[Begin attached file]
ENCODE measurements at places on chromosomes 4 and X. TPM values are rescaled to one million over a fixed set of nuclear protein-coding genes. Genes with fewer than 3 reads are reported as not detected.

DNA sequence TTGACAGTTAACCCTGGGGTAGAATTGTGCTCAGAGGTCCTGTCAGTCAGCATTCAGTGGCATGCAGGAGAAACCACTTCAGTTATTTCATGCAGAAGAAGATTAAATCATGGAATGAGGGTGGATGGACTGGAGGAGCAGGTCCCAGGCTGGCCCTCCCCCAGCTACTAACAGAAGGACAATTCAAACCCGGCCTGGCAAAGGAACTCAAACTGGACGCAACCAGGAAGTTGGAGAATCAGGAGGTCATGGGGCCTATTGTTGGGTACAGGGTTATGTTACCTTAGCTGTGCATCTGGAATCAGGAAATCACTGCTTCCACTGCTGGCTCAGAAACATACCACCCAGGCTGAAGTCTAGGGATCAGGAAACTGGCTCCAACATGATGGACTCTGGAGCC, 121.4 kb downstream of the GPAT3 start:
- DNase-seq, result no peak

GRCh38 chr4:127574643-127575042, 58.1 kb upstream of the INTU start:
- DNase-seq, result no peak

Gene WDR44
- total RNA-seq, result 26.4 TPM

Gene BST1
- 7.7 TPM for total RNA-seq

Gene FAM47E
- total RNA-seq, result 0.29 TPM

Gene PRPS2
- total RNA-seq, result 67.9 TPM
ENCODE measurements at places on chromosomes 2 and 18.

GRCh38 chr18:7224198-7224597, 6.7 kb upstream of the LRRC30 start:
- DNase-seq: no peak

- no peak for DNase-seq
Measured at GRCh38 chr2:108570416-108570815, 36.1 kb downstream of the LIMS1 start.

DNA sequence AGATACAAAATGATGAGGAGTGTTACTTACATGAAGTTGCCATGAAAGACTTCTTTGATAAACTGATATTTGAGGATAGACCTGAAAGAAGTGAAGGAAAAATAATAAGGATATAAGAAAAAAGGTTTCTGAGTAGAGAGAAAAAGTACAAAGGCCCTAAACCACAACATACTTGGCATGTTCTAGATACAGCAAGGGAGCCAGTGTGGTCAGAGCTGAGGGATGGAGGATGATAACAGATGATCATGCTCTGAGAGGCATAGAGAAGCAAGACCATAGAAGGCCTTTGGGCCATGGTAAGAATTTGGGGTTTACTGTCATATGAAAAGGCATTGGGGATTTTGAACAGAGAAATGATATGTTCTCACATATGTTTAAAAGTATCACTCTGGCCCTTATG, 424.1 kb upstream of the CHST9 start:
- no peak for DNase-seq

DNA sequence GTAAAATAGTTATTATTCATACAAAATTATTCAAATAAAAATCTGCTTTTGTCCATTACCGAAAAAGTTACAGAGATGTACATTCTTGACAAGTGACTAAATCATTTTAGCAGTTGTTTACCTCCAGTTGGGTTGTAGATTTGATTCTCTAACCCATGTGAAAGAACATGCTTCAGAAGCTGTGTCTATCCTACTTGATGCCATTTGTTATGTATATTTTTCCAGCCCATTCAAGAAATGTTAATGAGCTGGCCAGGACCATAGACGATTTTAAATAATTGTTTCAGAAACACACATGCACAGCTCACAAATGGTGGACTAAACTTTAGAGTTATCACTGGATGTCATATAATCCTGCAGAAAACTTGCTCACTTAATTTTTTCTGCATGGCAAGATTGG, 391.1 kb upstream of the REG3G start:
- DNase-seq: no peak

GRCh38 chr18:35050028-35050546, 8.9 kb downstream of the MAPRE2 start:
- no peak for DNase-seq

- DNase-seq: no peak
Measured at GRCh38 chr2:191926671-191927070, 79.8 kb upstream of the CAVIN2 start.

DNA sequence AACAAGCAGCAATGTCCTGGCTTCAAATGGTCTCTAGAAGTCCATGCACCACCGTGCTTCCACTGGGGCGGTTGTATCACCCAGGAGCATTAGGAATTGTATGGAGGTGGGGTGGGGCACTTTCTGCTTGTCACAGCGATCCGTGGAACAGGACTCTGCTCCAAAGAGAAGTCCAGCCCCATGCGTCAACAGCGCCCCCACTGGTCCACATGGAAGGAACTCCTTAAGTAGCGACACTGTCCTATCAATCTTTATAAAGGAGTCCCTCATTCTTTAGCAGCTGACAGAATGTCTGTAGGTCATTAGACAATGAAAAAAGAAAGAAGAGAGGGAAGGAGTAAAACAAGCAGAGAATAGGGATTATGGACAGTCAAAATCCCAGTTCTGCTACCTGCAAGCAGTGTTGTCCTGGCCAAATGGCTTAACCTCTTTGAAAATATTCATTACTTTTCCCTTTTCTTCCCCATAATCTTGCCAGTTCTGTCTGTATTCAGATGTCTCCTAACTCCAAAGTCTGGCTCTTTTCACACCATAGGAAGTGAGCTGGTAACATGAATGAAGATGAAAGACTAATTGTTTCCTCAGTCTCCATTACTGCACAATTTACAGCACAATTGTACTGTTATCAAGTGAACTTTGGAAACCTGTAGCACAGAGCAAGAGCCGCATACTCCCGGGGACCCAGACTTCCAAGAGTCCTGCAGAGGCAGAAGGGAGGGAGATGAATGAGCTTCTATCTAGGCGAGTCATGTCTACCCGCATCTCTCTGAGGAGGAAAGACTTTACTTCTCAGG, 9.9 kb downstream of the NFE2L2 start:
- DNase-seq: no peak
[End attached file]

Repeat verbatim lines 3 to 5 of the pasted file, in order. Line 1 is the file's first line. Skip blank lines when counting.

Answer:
- DNase-seq, result no peak

GRCh38 chr4:127574643-127575042, 58.1 kb upstream of the INTU start:
- DNase-seq, result no peak